Critical care nursing: Reshaping professional talent roadmap over the coming years

critical care nursing

Cecilia Van Cauwenberghe from Frost & Sullivan’s TechVision Group turns the spotlight on to the key issues around critical care nursing, with a focus on reshaping the professional talent roadmap over the coming years plus clinical competence

During the past five years, nursing programmes focussed on critical care began to encourage the admittance of a greater number of students in order to provide a more innovative education system-based on higher care quality and safer clinical practice. In fact, clinical and professional competence in intensive nursing play a significant role as a specific knowledge base, skill base, attitude and value base that build its foundations over the professional experience in intensive and critical care nursing (Ääri et al., 2018). Broadly speaking, the nursing competence involves adherence to clinical guidelines and nursing interventions standards, absolute ethical behaviour, smart decision making, development work, and multidisciplinary collaboration.

Encompassing this vision of critical care nursing, a number of clinical teaching models based on standardised and customised simulation labs were performed to improve intra-professional collaboration among complex clinical centres and healthcare professionals and junior/senior-level nursing students (Boothby et al., 2018).

Future skills and talent nursery roadmap
Leading healthcare companies are presently redesigning its talent attraction policies in order to improve the effectiveness of their graduate and undergraduate programmes (Das, 2015). Therefore, a certain level of diversity around their recruitment process, based on student profiles and universities prestige is crucial to attracting high potential candidates. To achieve this goal, twin track approaches to career development, that is, professional and management approaches, focus on an in-depth understanding of success profiles resulting from competency models that should be in place in the future for both potential career pathways and the development of future managers.

The road ahead in Europe
Regional commitment and collaboration work

These strategies are also stimulated by the European Federation of Critical Care Nursing Associations (EfCCNa), a formal network of nursing associations in Europe focussed on promoting collaboration and equity among the national critical care member associations.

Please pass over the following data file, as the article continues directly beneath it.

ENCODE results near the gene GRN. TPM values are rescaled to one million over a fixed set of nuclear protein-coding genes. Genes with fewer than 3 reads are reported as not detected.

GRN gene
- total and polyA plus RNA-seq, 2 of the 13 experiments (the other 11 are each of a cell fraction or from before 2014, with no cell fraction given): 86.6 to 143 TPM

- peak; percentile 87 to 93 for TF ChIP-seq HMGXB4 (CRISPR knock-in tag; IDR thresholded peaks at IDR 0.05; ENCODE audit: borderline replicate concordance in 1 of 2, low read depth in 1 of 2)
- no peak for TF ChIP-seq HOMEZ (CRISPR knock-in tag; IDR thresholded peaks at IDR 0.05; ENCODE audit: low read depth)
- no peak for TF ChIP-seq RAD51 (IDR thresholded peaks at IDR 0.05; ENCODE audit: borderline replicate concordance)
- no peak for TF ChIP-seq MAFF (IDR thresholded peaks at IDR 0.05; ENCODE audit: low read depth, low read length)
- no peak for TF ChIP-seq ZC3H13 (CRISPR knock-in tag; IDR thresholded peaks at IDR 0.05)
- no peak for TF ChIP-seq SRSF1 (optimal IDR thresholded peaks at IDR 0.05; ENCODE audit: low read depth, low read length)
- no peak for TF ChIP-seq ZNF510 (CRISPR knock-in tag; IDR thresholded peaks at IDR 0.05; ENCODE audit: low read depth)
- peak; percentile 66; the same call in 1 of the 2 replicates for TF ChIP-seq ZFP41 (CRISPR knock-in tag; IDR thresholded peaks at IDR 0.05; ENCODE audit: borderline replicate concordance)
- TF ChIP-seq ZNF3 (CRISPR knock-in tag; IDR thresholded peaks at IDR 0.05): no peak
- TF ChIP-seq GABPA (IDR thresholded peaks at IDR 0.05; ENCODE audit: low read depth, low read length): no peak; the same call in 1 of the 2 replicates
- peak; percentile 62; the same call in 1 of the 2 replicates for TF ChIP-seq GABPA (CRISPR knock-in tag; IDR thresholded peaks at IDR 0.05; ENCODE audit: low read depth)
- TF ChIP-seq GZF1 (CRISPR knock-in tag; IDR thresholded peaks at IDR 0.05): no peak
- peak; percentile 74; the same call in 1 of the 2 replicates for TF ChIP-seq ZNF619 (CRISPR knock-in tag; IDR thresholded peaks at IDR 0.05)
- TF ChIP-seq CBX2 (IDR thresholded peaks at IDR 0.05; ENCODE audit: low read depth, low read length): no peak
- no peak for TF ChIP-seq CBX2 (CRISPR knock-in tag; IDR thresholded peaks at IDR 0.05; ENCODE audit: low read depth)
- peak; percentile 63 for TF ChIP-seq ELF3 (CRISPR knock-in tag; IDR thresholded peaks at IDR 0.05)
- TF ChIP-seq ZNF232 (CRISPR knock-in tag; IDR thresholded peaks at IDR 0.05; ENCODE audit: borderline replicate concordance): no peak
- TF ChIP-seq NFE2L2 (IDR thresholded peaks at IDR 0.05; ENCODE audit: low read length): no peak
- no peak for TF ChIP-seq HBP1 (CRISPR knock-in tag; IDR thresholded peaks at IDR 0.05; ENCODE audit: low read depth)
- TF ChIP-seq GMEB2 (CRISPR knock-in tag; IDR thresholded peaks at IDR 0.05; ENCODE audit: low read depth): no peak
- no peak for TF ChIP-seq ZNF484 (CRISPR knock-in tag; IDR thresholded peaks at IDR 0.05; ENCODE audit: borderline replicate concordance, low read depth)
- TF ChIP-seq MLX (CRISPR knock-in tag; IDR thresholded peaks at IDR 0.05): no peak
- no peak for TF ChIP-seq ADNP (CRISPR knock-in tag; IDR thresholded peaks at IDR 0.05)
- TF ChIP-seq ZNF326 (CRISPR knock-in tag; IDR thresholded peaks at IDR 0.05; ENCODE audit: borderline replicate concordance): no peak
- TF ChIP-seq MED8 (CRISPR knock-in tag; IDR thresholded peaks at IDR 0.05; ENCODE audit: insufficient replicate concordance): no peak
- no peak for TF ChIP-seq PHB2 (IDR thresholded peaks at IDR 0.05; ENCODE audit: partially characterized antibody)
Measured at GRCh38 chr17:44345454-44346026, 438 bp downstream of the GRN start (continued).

According to EfCCNa, collaboration is crucial to advance critical care practice, education, management and research in Europe. Indeed, the Belfast Declaration, established in recognition of the First Global Critical Care Nursing Organizations Joint Meeting reflect
the commitment of most relevant European nursing associations to promote and support optimal nursing practices worldwide.

Among the most important goals defined by the organisations, the identification of novel opportunities to collaborate in further advancing nursing education, practice, and research, advocating for the highest standards of critical care nursing practice worldwide, are of note. The commitment is extended to the advancement of the state of critical care nursing based on the constitution of multi-professional team-based practices to promote in-depth knowledge, as well as, the engagement of patient and family-centred care to support ongoing care and recovery beyond clinical institutions (Butcher et al., 2018).

Big themes for discussion

Among the most relevant issues to be covered in order to significantly improve critical care nursing, EfCCNa has selected the following items to be discussed by 2019:

• Pain management;
• Family-centred care;
• Critical care education;
• Critical care simulation;
• Rescue therapy;
• Clinical research;
• Patient safety;
• Post-operative care;
• Airway care, ventilation loops and waves;
• Infection control;
• Palliation and end of life;
• Early mobilisation;
• Sleep and comfort management;
• Intensive care unit (ICU) multicultural organisation.
It is important to highlight that according to the latest
Eurostat data, migration has become one of the key
drivers of population change, hence revealing the
importance of cultural diversity as one of the most
important factors in the healthcare area. ICU multicultural
organisation will be essential to address critical
care nursing in Europe by the coming years.

Acknowledgements

I would like to thank all contributors from industry involved with the development and delivery of this article from the TechVision Group at Frost & Sullivan.

References

Ääri, R.L., Tarja, S. and Helena, L.K., 2018. Competence in intensive and critical care nursing: a literature review. Intensive and critical care nursing, 24(2), pp.78-89.

Boothby, J., Gropelli, T. and Succheralli, L., 2018. An Innovative Teaching Model Using Intraprofessional Simulations. Nursing education perspectives.

Butcher, H.K., Bulechek, G.M., Dochterman, J.M.M. and Wagner, C., 2018. Nursing Interventions classification (NIC)-E-Book. Elsevier Health Sciences.

Das, R. 2015. Acuity-Based Staffing as the Key to Hospital Competitiveness – Why the Smartest Hospitals are Tying their Nurse Labor Investment to Patient Care. Frost & Sullivan Research Service. Frost Perspectives. Healthcare.

Cecilia Van Cauwenberghe, PhD, MSc, BA
Associate Fellow and Senior Industry Analyst
TechVision Group, Frost & Sullivan
cecilia.vancauwenberghe@frost.com
ww2.frost.com
www.twitter.com/Frost_Sullivan

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